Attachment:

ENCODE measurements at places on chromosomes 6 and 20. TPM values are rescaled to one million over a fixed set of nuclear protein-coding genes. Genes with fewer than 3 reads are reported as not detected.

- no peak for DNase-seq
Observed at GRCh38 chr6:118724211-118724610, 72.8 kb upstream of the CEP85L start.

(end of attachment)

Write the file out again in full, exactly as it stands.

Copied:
ENCODE measurements at places on chromosomes 6 and 20. TPM values are rescaled to one million over a fixed set of nuclear protein-coding genes. Genes with fewer than 3 reads are reported as not detected.

- no peak for DNase-seq
Observed at GRCh38 chr6:118724211-118724610, 72.8 kb upstream of the CEP85L start.